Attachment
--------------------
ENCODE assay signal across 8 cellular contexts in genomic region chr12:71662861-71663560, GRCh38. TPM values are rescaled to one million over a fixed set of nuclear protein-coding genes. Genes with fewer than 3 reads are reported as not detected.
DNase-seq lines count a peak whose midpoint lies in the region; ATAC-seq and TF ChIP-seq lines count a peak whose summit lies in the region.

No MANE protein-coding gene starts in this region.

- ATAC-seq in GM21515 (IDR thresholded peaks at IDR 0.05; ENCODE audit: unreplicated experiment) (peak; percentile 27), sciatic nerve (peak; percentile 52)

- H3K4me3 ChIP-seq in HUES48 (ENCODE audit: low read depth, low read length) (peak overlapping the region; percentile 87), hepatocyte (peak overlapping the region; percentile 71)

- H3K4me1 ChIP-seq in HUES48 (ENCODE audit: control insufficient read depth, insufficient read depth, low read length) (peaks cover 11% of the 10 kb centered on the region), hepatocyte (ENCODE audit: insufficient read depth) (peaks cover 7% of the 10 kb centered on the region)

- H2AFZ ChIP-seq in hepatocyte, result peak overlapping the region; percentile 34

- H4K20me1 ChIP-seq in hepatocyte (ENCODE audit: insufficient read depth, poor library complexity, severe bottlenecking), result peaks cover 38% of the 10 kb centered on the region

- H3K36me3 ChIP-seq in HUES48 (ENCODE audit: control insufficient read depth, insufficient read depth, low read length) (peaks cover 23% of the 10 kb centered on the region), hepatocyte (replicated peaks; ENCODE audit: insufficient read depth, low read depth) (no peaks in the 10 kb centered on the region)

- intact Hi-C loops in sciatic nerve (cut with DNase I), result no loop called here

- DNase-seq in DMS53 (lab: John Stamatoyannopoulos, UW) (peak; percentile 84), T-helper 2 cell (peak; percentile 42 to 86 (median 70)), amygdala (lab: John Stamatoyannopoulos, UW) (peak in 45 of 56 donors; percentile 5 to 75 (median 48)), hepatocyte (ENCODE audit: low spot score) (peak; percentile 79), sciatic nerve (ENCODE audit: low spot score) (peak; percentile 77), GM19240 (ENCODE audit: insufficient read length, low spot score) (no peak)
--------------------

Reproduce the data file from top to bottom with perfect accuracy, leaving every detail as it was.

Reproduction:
ENCODE assay signal across 8 cellular contexts in genomic region chr12:71662861-71663560, GRCh38. TPM values are rescaled to one million over a fixed set of nuclear protein-coding genes. Genes with fewer than 3 reads are reported as not detected.
DNase-seq lines count a peak whose midpoint lies in the region; ATAC-seq and TF ChIP-seq lines count a peak whose summit lies in the region.

No MANE protein-coding gene starts in this region.

- ATAC-seq in GM21515 (IDR thresholded peaks at IDR 0.05; ENCODE audit: unreplicated experiment) (peak; percentile 27), sciatic nerve (peak; percentile 52)

- H3K4me3 ChIP-seq in HUES48 (ENCODE audit: low read depth, low read length) (peak overlapping the region; percentile 87), hepatocyte (peak overlapping the region; percentile 71)

- H3K4me1 ChIP-seq in HUES48 (ENCODE audit: control insufficient read depth, insufficient read depth, low read length) (peaks cover 11% of the 10 kb centered on the region), hepatocyte (ENCODE audit: insufficient read depth) (peaks cover 7% of the 10 kb centered on the region)

- H2AFZ ChIP-seq in hepatocyte, result peak overlapping the region; percentile 34

- H4K20me1 ChIP-seq in hepatocyte (ENCODE audit: insufficient read depth, poor library complexity, severe bottlenecking), result peaks cover 38% of the 10 kb centered on the region

- H3K36me3 ChIP-seq in HUES48 (ENCODE audit: control insufficient read depth, insufficient read depth, low read length) (peaks cover 23% of the 10 kb centered on the region), hepatocyte (replicated peaks; ENCODE audit: insufficient read depth, low read depth) (no peaks in the 10 kb centered on the region)

- intact Hi-C loops in sciatic nerve (cut with DNase I), result no loop called here

- DNase-seq in DMS53 (lab: John Stamatoyannopoulos, UW) (peak; percentile 84), T-helper 2 cell (peak; percentile 42 to 86 (median 70)), amygdala (lab: John Stamatoyannopoulos, UW) (peak in 45 of 56 donors; percentile 5 to 75 (median 48)), hepatocyte (ENCODE audit: low spot score) (peak; percentile 79), sciatic nerve (ENCODE audit: low spot score) (peak; percentile 77), GM19240 (ENCODE audit: insufficient read length, low spot score) (no peak)